Lou Barlow Planning New Sebadoh, Dinosaur Jr. Music

Plus: Sub Pop set to reissue 1994 classic album 'Bakesale' in June

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Sebadoh singer/guitarist Lou Barlow has a big few months ahead of him: Wednesday night the band kicked off an East Coast tour in New Haven, Sub Pop is releasing a double disc expanded version of the band's underrated 1994 album Bakesale in June and in June and July, Barlow will get back together with his former Dinosaur Jr. bandmate J Mascis for a series of shows based on the third Dinosaur record, Bug.

Barlow and Mascis plan on playing Bug in its entirety at each show. "We'll do that for a month, and then I'm going to continue to do Sebadoh after that. Then at the end of the year, there's talk of getting back together and starting to piece together a new Dinosaur record."

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But before that, Barlow is planning to work on some new music on his own. "I'm not going to work for two months and just write songs, and see what I come up with," he tells Rolling Stone. "Hopefully, that will be fodder for a Dinosaur Jr. record, maybe a Sebadoh record, and maybe a solo record, too."

In the meantime, though, perhaps the Bakesale reissue will serve as inspiration. The expanded version will include the original album as well as a disc of extras, including unreleased songs, four-track demos and acoustic renditions of such favorites as "Rebound" and "Magnet's Coil."

Live Report: Sebadoh in New York, Jan. 18, 1997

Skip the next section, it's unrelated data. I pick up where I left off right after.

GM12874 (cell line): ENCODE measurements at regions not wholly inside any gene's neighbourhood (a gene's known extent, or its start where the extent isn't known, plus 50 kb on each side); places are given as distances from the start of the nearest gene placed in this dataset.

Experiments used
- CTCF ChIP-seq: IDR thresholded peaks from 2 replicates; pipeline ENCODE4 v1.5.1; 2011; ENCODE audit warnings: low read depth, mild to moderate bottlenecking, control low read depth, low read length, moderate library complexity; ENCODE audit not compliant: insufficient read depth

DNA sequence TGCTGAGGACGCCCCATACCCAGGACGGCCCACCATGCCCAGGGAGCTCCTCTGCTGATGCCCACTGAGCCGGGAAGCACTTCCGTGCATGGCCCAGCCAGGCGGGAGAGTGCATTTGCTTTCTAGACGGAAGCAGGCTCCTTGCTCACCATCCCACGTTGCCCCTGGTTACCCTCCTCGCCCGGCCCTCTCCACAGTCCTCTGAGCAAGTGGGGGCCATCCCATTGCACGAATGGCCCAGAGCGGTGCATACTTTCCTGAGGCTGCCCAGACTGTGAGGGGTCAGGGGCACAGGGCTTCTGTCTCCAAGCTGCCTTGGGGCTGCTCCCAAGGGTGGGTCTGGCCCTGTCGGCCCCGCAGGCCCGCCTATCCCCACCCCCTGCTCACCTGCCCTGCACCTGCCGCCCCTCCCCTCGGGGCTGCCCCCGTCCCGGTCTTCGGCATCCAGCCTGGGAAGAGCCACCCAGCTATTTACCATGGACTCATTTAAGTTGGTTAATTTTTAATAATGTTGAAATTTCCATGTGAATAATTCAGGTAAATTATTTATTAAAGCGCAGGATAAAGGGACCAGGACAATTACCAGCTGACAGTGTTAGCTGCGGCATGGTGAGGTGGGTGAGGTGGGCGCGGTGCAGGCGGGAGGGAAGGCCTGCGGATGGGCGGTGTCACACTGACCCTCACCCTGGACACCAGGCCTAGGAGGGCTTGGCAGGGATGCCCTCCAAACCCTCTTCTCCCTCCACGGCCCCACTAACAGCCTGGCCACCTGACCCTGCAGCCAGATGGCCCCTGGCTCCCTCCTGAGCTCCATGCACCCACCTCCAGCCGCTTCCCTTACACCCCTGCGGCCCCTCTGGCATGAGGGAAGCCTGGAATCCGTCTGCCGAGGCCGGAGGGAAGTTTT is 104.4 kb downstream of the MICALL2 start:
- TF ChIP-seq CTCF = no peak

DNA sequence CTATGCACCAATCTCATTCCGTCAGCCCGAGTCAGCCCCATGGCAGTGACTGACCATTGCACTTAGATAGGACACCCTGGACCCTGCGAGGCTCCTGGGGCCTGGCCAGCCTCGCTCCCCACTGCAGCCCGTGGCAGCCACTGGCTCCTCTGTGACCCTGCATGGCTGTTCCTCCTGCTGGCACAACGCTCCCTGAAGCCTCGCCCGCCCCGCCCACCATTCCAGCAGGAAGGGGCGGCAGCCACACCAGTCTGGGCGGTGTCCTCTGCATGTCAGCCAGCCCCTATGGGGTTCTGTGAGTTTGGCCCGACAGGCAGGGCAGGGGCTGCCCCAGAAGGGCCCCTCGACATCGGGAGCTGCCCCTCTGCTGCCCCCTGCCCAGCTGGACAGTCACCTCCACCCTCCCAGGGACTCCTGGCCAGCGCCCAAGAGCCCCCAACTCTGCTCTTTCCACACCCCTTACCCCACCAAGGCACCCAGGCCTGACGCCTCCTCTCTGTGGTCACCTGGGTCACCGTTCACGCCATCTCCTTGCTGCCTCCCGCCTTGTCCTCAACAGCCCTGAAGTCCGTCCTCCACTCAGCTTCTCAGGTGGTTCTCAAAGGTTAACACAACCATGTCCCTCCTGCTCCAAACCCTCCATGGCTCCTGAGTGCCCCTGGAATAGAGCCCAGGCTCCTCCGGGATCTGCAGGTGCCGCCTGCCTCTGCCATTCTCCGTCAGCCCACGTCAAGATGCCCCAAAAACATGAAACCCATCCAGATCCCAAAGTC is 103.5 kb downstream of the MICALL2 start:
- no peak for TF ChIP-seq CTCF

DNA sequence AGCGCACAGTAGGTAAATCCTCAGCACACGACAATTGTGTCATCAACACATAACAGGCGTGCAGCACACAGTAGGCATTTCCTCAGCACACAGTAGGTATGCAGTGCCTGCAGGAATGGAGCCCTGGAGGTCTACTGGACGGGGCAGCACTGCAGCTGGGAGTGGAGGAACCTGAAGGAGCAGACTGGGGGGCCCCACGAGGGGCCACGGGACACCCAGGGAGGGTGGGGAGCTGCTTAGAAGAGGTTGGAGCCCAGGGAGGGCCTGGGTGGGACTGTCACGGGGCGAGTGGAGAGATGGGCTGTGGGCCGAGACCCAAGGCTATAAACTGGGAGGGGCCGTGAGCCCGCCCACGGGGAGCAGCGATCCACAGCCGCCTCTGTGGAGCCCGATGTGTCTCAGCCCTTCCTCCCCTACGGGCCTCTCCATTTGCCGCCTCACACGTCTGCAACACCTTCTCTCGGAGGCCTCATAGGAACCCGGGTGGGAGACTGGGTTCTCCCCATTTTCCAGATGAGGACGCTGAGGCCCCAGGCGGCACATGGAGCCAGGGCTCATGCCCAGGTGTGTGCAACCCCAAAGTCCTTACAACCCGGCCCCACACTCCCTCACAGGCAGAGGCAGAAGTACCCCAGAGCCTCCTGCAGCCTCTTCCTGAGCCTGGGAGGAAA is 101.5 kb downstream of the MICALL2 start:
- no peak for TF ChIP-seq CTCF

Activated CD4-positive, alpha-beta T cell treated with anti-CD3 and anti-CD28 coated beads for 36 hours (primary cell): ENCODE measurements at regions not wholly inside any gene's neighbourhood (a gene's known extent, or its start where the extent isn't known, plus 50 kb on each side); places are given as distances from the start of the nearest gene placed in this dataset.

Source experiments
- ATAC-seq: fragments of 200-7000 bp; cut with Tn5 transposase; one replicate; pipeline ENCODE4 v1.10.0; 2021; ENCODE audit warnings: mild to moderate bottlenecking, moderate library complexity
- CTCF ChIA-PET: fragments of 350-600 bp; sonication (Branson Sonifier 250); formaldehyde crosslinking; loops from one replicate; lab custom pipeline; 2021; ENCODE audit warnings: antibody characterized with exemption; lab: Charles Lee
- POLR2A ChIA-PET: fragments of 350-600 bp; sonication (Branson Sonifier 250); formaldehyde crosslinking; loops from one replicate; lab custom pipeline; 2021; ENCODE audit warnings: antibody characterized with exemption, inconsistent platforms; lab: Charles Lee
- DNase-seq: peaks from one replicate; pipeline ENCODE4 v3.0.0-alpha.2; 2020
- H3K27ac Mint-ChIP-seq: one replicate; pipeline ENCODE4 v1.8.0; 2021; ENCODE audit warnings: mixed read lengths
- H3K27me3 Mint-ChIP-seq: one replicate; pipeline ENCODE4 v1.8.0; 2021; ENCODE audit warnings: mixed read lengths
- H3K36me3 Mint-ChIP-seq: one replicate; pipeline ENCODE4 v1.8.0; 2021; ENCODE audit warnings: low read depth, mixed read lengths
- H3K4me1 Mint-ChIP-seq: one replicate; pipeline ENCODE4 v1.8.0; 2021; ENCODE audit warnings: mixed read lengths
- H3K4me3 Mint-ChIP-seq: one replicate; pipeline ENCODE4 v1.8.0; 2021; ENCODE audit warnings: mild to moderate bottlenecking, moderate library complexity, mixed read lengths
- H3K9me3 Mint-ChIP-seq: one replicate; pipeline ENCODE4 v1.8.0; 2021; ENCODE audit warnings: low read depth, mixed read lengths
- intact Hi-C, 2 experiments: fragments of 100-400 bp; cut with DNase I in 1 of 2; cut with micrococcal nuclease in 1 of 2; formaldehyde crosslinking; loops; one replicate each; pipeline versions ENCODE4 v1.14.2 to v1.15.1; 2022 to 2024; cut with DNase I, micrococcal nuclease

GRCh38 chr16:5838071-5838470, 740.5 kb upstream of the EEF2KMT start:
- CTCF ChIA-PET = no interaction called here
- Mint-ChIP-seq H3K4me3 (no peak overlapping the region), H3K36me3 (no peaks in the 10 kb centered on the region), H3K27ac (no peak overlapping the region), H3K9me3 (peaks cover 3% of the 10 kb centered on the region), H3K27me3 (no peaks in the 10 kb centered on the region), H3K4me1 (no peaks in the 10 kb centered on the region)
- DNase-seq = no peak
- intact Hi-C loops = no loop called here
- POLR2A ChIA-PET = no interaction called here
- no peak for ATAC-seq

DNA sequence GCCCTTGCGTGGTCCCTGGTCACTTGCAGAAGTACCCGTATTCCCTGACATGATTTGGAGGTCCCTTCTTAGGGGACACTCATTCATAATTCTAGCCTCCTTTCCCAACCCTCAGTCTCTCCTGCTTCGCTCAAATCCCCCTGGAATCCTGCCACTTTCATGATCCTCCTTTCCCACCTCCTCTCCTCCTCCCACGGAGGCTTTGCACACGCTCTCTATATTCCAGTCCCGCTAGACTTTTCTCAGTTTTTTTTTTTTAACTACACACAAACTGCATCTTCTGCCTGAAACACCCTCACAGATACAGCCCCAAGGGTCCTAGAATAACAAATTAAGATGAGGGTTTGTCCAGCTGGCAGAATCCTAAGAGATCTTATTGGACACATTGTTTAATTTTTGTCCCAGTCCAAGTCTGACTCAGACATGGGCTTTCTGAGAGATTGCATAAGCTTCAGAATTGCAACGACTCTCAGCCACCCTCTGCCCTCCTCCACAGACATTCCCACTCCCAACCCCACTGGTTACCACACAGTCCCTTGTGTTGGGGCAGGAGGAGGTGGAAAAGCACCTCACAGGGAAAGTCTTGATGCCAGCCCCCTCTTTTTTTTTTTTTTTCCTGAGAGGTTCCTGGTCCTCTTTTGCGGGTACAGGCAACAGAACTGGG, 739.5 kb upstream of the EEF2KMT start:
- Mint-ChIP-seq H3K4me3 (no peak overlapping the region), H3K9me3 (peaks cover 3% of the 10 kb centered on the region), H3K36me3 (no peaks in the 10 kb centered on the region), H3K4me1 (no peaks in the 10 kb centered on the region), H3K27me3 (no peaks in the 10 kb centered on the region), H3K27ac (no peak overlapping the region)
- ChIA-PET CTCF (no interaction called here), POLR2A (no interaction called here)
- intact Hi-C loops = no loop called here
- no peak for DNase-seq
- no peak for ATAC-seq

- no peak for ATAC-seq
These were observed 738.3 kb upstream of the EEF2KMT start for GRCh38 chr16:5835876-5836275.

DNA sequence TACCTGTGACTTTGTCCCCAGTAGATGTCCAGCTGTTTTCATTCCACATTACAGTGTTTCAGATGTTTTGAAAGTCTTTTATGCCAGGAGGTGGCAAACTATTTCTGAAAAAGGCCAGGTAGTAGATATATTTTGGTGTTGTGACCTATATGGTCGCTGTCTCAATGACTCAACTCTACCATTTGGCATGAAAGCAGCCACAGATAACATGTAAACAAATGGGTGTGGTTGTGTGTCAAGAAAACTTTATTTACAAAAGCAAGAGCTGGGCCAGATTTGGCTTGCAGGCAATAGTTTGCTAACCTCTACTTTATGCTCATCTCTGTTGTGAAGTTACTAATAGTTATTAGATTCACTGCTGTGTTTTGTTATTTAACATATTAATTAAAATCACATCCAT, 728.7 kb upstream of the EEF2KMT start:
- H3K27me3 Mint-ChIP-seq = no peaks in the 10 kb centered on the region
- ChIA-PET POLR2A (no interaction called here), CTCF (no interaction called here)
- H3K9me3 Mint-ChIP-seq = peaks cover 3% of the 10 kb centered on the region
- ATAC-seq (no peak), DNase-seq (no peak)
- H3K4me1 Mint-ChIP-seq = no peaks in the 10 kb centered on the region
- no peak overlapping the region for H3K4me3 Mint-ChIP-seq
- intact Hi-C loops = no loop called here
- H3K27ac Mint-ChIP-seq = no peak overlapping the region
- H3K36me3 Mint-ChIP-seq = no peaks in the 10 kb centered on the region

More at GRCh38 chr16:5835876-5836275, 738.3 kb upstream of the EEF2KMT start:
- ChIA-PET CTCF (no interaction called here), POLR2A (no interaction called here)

"We had recorded four songs of mine while we were on tour," Barlow recalls. "We had stopped at Chicago and recorded four songs at Steve Albini's house. This was when Eric Gaffney was still in the band – he and I founded the band together, and Jason Loewenstein joined.

"But Eric then quit the band after that tour," Barlow continues. "Eric was really an integral part of the band – he was part of the band's identity. But when he quit, it was a huge relief, and we just immediately hopped into the studio and started recording more songs."

Photos: Random Notes

Soon after, the band experienced a burst of creativity. "The remaining sessions for the record were done really quickly and there was a really amazing spirit behind all of it," he says. "It was pretty off-the-cuff, but I felt that lyrically and melodically, the songs were really developed. We captured them all at an early enough stage that it was still fresh. That's what I remember – it was a really great time."

For Sebadoh's current tour, which wraps up in New York City on April 10th, fans can expect a healthy dose of tunes from the group's mid-Nineties peak:"A whole lot of songs from Bakesale and Harmacy, and other songs too."